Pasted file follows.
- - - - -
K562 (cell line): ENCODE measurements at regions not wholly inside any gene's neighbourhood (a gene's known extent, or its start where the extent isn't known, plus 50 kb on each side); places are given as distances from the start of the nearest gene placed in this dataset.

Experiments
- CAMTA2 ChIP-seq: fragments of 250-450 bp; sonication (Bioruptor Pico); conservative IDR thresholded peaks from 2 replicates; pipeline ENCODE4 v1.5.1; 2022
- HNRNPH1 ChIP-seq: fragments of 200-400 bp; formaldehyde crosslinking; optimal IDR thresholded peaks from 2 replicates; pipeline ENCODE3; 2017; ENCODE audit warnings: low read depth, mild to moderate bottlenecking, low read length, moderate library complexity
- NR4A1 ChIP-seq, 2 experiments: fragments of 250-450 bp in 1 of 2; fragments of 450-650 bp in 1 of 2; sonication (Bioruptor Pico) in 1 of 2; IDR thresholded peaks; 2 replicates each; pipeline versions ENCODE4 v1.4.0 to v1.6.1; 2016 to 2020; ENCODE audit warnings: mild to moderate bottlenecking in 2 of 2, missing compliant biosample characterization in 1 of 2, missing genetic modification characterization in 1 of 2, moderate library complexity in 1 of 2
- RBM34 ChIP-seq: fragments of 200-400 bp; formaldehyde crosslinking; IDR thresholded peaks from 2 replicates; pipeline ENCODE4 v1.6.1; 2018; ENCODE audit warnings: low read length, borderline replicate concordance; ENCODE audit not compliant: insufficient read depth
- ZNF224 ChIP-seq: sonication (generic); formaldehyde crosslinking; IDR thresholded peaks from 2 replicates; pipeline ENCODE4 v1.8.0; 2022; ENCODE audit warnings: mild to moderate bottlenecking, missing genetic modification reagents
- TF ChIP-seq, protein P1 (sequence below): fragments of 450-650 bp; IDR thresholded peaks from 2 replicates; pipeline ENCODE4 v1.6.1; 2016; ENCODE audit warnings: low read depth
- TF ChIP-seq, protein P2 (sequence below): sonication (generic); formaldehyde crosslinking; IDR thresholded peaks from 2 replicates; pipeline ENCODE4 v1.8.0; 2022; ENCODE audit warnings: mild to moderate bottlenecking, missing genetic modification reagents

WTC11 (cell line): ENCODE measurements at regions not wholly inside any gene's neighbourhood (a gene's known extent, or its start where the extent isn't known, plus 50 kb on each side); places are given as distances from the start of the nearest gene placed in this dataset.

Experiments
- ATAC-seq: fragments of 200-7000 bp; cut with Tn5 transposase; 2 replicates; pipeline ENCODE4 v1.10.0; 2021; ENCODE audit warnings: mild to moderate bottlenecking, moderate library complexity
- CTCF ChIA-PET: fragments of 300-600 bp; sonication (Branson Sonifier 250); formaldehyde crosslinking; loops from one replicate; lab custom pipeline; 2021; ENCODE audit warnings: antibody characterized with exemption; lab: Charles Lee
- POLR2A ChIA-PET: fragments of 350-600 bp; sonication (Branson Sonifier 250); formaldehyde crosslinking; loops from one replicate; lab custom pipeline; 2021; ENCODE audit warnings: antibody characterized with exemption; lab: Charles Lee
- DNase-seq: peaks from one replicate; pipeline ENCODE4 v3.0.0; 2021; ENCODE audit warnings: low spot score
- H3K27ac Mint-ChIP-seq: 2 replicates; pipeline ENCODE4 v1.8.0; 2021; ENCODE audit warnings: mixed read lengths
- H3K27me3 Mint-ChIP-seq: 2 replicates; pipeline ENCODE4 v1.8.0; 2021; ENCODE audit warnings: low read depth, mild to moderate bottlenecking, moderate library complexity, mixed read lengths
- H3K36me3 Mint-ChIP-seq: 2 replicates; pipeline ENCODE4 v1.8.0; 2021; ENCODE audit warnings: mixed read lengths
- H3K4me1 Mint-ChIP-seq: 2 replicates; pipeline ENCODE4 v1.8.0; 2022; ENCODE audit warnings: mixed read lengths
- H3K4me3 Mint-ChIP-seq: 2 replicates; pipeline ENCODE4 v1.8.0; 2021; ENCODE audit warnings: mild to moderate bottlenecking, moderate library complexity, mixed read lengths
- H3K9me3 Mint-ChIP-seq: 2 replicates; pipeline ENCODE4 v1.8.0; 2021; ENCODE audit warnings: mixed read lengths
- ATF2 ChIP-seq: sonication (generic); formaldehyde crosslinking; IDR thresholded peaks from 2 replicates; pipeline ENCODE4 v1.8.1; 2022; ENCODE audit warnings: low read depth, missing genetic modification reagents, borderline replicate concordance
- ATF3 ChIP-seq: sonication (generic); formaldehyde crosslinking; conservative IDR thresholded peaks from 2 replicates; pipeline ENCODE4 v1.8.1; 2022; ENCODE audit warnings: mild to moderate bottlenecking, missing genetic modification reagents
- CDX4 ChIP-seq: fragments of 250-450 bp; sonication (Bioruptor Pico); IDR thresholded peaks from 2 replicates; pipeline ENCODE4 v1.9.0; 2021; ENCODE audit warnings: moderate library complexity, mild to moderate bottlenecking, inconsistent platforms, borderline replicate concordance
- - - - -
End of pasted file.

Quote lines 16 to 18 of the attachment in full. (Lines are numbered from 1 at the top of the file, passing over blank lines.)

- H3K27ac Mint-ChIP-seq: 2 replicates; pipeline ENCODE4 v1.8.0; 2021; ENCODE audit warnings: mixed read lengths
- H3K27me3 Mint-ChIP-seq: 2 replicates; pipeline ENCODE4 v1.8.0; 2021; ENCODE audit warnings: low read depth, mild to moderate bottlenecking, moderate library complexity, mixed read lengths
- H3K36me3 Mint-ChIP-seq: 2 replicates; pipeline ENCODE4 v1.8.0; 2021; ENCODE audit warnings: mixed read lengths